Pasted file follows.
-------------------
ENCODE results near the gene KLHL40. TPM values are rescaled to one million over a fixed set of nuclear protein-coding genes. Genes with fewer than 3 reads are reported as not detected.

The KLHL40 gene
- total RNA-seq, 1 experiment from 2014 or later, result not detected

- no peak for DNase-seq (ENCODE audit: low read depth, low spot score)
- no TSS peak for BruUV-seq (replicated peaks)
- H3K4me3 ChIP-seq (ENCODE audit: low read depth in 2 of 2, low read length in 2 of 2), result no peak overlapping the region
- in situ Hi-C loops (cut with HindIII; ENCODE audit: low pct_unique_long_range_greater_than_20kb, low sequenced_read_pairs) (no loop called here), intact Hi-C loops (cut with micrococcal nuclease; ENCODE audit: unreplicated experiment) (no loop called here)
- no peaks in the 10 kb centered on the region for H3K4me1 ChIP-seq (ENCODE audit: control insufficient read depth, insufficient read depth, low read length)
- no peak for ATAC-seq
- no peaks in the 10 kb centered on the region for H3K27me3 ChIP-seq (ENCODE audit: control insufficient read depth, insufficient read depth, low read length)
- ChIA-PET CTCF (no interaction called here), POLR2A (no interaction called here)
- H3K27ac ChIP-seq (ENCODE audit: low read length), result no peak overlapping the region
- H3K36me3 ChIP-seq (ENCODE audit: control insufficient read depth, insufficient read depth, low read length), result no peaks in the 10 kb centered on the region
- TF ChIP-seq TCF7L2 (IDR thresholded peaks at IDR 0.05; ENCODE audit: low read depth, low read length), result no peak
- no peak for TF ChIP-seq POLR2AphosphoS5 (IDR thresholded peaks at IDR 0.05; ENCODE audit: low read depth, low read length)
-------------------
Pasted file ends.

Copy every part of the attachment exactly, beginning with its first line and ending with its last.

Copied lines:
ENCODE results near the gene KLHL40. TPM values are rescaled to one million over a fixed set of nuclear protein-coding genes. Genes with fewer than 3 reads are reported as not detected.

The KLHL40 gene
- total RNA-seq, 1 experiment from 2014 or later, result not detected

- no peak for DNase-seq (ENCODE audit: low read depth, low spot score)
- no TSS peak for BruUV-seq (replicated peaks)
- H3K4me3 ChIP-seq (ENCODE audit: low read depth in 2 of 2, low read length in 2 of 2), result no peak overlapping the region
- in situ Hi-C loops (cut with HindIII; ENCODE audit: low pct_unique_long_range_greater_than_20kb, low sequenced_read_pairs) (no loop called here), intact Hi-C loops (cut with micrococcal nuclease; ENCODE audit: unreplicated experiment) (no loop called here)
- no peaks in the 10 kb centered on the region for H3K4me1 ChIP-seq (ENCODE audit: control insufficient read depth, insufficient read depth, low read length)
- no peak for ATAC-seq
- no peaks in the 10 kb centered on the region for H3K27me3 ChIP-seq (ENCODE audit: control insufficient read depth, insufficient read depth, low read length)
- ChIA-PET CTCF (no interaction called here), POLR2A (no interaction called here)
- H3K27ac ChIP-seq (ENCODE audit: low read length), result no peak overlapping the region
- H3K36me3 ChIP-seq (ENCODE audit: control insufficient read depth, insufficient read depth, low read length), result no peaks in the 10 kb centered on the region
- TF ChIP-seq TCF7L2 (IDR thresholded peaks at IDR 0.05; ENCODE audit: low read depth, low read length), result no peak
- no peak for TF ChIP-seq POLR2AphosphoS5 (IDR thresholded peaks at IDR 0.05; ENCODE audit: low read depth, low read length)